Going off grid: a study in Australian history

Going off grid: a study in Australian history

Exorbitant house prices, soaring utility bills and climate change are some of the reasons why more Australians are choosing to live off grid.

Once considered a ‘radical way to live’, off-grid PhD candidate Rachel Goldust says it’s now seen as being economically and socially savvy. ‘Many more conservative people are now looking into this way of life.’

Why off grid?

Two percent of Australians currently live off grid, which typically involves disconnecting – or not connecting at all, if you’re building – from municipal water, sewerage, gas and electricity services.

Going off grid means growing your own food, collecting your own water, generating your own power, recycling and connecting with your local community to share skills and supplies. It’s a lifestyle underpinned by self-reliance and sustainability.

Goldlust, who studied an undergrad in Environmental History and Honours in Environmental Planning, says it was her personal interest in this area that led to her PhD.

‘I’ve always been really interested in alternative visions of how we can attain a more harmonious and balanced living. I’m interested in rural living – although off-grid in itself can also be in the cities – and in people who are providing for themselves and doing it themselves.

‘I realised no-one had written about it in Australia, so that’s how I got into doing it for my PhD.’


What can we learn by looking at history?

‘This is not a new movement, this has happened before,’ Goldlust emphasises. ‘At the moment, I’m writing about the Eltham mud brick scene. I’m exploring where it came from, why it evolved and also pointing out that it was pretty spectacular and unique.’

Goldlust explains the movement of bohemians and artists moving to Eltham in the 1950s is hugely significant as it was counter to a very conservative and conformist Liberal society and the way they chose to express their dissent was to try and build their own homes as expressions of anti-progress and living counter to industrial materialism.

‘The revival of mud bricks in Australia came through this movement, it hadn’t been seen in America except in Indian or Spanish communities in the desert, and Europe retained some traditional building traditions but certainly weren’t re-building after the war using mud and straw.’

Off-the-grid no longer seen as ‘alternative’

‘What I’m actually trying to do with my thesis is get away from off-the-grid living being a hippie mantra and demonstrate that it’s no longer seen as particularly alternative, as it was at one point,’ says Goldlust.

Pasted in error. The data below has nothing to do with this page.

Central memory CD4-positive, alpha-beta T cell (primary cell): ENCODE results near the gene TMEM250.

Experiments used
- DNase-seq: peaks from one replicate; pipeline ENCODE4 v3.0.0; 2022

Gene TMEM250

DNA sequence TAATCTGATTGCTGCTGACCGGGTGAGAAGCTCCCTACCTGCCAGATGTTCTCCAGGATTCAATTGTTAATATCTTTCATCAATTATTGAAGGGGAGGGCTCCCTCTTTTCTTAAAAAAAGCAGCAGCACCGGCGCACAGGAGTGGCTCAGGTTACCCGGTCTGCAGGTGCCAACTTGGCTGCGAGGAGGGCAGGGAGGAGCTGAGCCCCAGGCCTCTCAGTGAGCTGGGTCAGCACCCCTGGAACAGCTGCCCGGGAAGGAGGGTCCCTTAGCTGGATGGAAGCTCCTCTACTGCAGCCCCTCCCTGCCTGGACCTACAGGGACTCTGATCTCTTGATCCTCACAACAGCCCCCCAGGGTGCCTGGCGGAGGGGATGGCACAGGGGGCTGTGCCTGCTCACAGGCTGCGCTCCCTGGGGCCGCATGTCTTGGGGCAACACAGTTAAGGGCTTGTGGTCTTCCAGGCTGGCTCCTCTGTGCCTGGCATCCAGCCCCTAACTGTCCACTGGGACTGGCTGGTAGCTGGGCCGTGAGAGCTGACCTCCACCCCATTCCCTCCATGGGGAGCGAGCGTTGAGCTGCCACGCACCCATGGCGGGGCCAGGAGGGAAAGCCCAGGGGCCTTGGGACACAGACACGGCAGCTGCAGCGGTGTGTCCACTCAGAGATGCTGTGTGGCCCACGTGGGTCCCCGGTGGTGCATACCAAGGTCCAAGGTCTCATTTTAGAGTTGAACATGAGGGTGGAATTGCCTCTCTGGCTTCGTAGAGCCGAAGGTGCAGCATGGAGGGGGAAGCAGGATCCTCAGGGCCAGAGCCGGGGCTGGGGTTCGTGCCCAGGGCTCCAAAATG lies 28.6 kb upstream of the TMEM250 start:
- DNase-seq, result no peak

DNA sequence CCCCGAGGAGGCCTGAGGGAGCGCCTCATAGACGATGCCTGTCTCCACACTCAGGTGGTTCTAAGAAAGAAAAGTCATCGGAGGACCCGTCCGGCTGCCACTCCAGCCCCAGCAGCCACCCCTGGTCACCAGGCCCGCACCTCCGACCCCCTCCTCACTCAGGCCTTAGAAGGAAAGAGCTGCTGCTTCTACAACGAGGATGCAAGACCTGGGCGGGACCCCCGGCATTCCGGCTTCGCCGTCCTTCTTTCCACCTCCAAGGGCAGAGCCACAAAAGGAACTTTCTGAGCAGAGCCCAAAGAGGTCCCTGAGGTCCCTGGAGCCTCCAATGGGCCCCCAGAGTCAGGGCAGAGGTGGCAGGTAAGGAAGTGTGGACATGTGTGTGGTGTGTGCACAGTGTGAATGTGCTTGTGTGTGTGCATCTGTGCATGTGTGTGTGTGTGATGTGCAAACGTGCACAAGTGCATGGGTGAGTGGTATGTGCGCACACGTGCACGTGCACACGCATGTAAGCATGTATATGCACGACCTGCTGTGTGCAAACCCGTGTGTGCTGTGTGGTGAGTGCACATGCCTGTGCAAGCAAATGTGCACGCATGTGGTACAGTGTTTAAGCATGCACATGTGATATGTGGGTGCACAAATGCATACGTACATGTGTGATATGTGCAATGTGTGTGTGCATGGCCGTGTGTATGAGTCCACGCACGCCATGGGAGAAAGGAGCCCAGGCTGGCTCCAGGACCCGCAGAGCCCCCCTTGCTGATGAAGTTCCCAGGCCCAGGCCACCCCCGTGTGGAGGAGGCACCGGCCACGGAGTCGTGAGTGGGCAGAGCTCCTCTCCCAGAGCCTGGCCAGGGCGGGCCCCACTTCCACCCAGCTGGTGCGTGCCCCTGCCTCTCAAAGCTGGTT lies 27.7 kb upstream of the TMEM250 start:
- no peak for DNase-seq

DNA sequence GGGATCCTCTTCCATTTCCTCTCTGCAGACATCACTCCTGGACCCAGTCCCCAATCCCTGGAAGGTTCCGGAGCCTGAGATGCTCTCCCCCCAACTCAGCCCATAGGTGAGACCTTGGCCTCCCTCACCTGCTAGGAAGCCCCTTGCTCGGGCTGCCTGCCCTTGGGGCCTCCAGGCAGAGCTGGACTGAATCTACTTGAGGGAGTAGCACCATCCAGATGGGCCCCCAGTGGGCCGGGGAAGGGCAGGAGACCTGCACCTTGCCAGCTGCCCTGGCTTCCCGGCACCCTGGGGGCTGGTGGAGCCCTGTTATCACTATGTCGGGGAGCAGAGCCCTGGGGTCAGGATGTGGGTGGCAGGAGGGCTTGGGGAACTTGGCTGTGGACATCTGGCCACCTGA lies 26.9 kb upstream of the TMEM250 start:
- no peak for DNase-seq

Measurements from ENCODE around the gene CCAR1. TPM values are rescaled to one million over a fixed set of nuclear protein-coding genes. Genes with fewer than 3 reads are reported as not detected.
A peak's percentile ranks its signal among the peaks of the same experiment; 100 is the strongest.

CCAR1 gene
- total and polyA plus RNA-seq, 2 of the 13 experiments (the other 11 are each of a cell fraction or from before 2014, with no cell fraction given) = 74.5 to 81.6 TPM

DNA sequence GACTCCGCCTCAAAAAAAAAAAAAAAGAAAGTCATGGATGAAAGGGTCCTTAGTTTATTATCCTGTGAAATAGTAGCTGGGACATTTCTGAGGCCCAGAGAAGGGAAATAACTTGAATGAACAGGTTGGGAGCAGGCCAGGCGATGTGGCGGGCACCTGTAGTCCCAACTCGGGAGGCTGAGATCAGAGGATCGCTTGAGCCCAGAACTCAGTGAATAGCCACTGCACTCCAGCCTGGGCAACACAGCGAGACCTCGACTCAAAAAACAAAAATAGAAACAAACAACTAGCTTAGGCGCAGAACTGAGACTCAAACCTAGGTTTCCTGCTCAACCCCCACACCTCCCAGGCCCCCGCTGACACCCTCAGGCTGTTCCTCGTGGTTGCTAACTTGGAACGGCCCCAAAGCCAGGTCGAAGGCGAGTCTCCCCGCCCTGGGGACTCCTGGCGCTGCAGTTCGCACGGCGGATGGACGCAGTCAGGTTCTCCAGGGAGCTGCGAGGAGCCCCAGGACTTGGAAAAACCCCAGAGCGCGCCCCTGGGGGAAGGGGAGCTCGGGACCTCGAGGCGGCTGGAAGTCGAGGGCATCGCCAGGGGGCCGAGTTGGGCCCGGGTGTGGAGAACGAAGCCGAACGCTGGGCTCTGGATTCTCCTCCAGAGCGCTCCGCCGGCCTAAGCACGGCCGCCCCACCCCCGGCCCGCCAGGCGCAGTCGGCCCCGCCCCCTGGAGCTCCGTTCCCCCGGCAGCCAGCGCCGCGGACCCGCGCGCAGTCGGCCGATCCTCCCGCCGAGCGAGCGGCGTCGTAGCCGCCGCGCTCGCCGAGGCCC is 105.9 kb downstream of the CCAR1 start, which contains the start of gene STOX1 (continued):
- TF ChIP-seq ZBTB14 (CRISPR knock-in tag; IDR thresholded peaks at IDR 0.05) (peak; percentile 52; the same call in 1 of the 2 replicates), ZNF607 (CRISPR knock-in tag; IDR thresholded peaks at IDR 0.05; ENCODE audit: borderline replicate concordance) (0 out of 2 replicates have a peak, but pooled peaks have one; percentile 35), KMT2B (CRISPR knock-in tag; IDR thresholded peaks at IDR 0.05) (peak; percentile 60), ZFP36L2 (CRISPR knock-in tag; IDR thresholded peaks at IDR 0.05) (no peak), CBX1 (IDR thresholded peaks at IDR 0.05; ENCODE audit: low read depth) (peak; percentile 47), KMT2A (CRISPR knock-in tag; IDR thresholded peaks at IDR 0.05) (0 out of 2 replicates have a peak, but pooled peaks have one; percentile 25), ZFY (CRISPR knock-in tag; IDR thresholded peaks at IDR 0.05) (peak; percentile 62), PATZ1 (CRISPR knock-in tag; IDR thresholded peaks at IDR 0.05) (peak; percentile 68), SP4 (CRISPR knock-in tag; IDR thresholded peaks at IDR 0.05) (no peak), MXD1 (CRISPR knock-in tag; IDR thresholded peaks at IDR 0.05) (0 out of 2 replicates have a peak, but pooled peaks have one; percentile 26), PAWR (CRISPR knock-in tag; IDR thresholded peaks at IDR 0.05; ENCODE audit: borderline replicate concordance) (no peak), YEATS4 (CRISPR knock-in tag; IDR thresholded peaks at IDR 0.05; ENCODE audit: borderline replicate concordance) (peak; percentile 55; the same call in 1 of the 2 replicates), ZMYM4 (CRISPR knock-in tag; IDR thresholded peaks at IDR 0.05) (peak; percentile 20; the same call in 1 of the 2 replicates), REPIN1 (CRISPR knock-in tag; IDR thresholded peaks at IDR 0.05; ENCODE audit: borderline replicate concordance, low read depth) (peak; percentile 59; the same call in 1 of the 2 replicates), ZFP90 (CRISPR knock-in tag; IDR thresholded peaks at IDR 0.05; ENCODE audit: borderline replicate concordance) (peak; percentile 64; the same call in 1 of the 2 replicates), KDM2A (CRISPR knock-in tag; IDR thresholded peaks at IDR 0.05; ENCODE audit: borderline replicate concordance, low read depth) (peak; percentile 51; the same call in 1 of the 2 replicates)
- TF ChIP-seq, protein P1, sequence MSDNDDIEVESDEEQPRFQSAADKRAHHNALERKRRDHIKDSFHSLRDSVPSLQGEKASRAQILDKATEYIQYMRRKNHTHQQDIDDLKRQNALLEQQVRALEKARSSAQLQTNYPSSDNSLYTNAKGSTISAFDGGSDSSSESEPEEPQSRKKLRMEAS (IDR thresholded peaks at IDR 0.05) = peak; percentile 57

‘At one point it was exceptionally radical to want to build your house out of mud. Now, it’s not seen as being that radical. So my idea is really to breakdown the stereotypes around what alternative looks like and say “hey, this has become totally mainstream now”.

‘I’m trying to use history as a kind of human response to a lot of situations. This is actually a human response to uncertainty, chaos and environmental concern,’ Goldlust continues.

For example, ‘people were concerned about pollution and bad soil, or were worried about landscape protection so moved out to these blocks and set up their own little mini-protectorates.’


How hard is it to live off the grid?

Goldlust says in some ways it’s easier to live off grid today than it would have been 25 years ago. Although there’s more regulations today around what you can and can’t do on your own property, ‘now, there’s models. There’s five different version of compost toilets to choose from, and there’s this many models for alternative dwellings.’

Also the founder of Earthship Australia, Goldlust says the group was set up to be a network to connect those interested in this lifestyle to the right people, precedent and to share information.

‘The organisation was set up to go: you’re not alone. There’s a lot of people out there doing the same thing. We use each other’s stories to educate.’

As part of this role, Goldlust also runs natural building workshops and information seminars to help and inform others, which in turn helps her keep in touch with what’s going on while working full-time on her PhD.

Beyond the PhD

1.5 years into her PhD, Goldlust says she’d love to get her thesis published into a book or turn it into a documentary.

‘I think most PhD students would like to get their work published to be able to access a wider readership, and for it to be a lot more accessible than just a thesis.’

In terms of a career, Goldlust says her PhD is more ‘a personal journey’ and ‘an opportunity to read, write and share some knowledge and information.’

Doing a PhD is difficult, Goldust notes, and ‘I think you have to really want it when you’re my age. To come back and start a PhD at 34, I think you do it for completely different reasons.’

Goldlust adds, ‘I enjoy being here at La Trobe because the History department is very strong and very supportive. It feels really connected.

‘Other people might not have that. They might struggle to keep themselves motivated. They might not have the professional and intellectual debates and interactions we have here. I think being at La Trobe has definitely made a difference in that way.’

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